Ex-heroin addict Richard is determined to stay clean but after being hauled in for police questioning thanks to a crooked friend he misses his contact visit with daughter Sabrina and learns from his ...
Illegal Chinese immigrant Ying is dependent upon Gao, brutal leader of the Snakehead gang, who sends her onto the streets of Brixton selling fake DVDs and fenced accessories. When she fails to earn ...
S1: Well acted but overly 'gritty' in its material and presentation
This four-parter is set in and around an area of poverty in London; we have four stories that do not intertwine so much as bolt together at either end, with one character connecting to the next in a way. The four stories sees a mother struggling with two teenage boys and a history of male violence; a recovering junkie trying to get back with his estranged daughter; a Chinese illegal selling DVDs to pay off a debt, and forced to do much worse when she falls short; and a Polish cleaner who finds herself needing money and turning to arranged marriages to help. All of the stories are very gritty and downbeat in their tone; there is not a lot of cheer or joy in these films and as the free paper The Metro observed at the time, it was very odd scheduling to show the series in the height of the summer in 2013, which had great weather, sporting achievement in Wimbledon and the Ashes and generally a great positive air to the country – into which these tales of misery were dropped.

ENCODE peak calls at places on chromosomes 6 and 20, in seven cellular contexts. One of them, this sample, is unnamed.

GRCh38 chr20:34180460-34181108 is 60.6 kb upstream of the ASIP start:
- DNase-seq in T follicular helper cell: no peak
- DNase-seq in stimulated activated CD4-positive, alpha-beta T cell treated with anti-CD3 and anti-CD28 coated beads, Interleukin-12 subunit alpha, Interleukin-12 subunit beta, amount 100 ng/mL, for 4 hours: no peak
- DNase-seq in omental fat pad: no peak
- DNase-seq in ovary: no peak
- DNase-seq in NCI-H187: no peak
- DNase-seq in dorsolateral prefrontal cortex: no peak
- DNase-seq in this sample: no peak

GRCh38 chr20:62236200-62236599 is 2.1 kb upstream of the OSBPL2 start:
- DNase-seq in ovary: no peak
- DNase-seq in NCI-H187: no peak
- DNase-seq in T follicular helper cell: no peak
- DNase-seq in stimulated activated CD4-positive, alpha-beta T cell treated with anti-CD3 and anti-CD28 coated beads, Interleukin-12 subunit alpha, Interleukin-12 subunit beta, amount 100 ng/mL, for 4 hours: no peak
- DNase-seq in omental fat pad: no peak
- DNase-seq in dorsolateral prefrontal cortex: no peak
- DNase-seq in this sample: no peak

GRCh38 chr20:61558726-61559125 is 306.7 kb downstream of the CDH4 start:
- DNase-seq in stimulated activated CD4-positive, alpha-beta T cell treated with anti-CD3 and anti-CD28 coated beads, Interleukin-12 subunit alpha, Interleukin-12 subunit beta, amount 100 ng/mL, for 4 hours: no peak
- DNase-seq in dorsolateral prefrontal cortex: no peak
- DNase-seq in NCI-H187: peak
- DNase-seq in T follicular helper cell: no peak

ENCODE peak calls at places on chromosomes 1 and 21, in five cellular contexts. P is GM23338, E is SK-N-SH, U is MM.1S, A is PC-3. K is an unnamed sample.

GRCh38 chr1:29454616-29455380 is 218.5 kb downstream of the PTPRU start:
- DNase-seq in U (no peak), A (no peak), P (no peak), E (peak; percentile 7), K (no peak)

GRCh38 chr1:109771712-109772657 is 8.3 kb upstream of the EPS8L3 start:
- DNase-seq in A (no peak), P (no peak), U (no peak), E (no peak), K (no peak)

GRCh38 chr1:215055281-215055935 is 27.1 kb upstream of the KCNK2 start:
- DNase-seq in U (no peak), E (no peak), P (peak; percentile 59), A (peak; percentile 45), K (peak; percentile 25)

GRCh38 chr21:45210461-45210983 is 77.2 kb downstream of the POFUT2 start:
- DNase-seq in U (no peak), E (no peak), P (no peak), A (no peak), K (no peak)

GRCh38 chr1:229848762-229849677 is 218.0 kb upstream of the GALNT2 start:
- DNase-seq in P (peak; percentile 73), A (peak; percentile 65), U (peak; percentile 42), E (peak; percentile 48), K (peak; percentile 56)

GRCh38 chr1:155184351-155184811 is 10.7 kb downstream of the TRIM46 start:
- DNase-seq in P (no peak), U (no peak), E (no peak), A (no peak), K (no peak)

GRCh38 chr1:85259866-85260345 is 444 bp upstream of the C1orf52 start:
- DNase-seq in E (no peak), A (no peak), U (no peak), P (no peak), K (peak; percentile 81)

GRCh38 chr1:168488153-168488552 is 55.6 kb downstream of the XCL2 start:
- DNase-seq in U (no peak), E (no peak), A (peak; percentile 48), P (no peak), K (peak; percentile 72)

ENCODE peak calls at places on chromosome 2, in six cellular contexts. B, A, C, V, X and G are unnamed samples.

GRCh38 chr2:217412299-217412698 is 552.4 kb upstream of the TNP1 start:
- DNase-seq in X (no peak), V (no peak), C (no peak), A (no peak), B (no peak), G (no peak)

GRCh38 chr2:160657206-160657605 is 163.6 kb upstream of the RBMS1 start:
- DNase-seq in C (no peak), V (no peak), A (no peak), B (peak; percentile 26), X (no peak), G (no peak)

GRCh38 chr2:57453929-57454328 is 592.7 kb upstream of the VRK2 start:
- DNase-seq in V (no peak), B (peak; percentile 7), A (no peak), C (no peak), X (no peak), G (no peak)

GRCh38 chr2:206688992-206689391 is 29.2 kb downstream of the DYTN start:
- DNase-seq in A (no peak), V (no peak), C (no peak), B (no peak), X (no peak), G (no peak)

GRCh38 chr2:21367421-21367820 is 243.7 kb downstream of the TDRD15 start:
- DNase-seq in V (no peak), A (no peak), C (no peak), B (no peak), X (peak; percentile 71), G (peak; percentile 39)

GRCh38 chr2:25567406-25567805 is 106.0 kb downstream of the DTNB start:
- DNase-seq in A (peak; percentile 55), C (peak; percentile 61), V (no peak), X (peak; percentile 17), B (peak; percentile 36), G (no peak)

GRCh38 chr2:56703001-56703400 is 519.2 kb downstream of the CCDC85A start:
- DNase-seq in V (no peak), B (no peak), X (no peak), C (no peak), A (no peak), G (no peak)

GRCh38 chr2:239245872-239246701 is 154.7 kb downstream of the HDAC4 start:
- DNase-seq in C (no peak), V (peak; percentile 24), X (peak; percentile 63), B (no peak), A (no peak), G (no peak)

For me watching them in October 2014, they perhaps fit a bit better as the nights close in and the UK settles into a typically grey and wet Autumn. The series itself really doesn't need any distractions from the grim grittiness – because it really goes all out for that tone and needs the viewer to be in the mood for that. From the very first episode we have senseless violence, lots of swearing and very little sense of hope or positive vibes; this continues through the episodes as none of the stories hold back from where they are or where they are going – we are firmly in grim, gritty territory here, make no mistake. If anything I think it really does push it too far; at 45 minutes (without adverts) the plots are pretty contained and really have no space for small moments, so if violence or despair can be unleashed, it certainly will be – and soon. The excessiveness is not necessarily gratuitousness, but it does mean that it is very direct, very full- on and doesn't have many smaller touches or nuance to draw the viewer in – you're either with it or you're not.
Fortunately one of the areas where the film does very well is with the casting, and it is here where a lot of good work is done to offset the blunt grimness of the material. This is most evident in the first film where we have the nation's favorite Olivia Colman showing why she does despair better than most. Okay her character is blunt and has obvious 'look, we're gritty' dialogue full of swearing, but she brings out a great character, showing small things about violence in particular (she is a victim of male violence but also happen to use that fear on others when it suits her). The final scene in her episode in particular is excellent. Lennie James is almost as good, as indeed is Leung, who is a long way from Hogwarts here. Schüttler is okay but the least engaging of the episodes, while below this level the characters are a bit more generic and, while they are delivered well, they have less to work with and are more functional, in line with the material given them.
Run is worth a look if you are after a grim and gritty self- contained drama, because on this front it really does a decent job. However it is very one-note in its material and presentation, and it is only its good fortune to have some very good lead performances in there that rise it above the level it would otherwise have been at.
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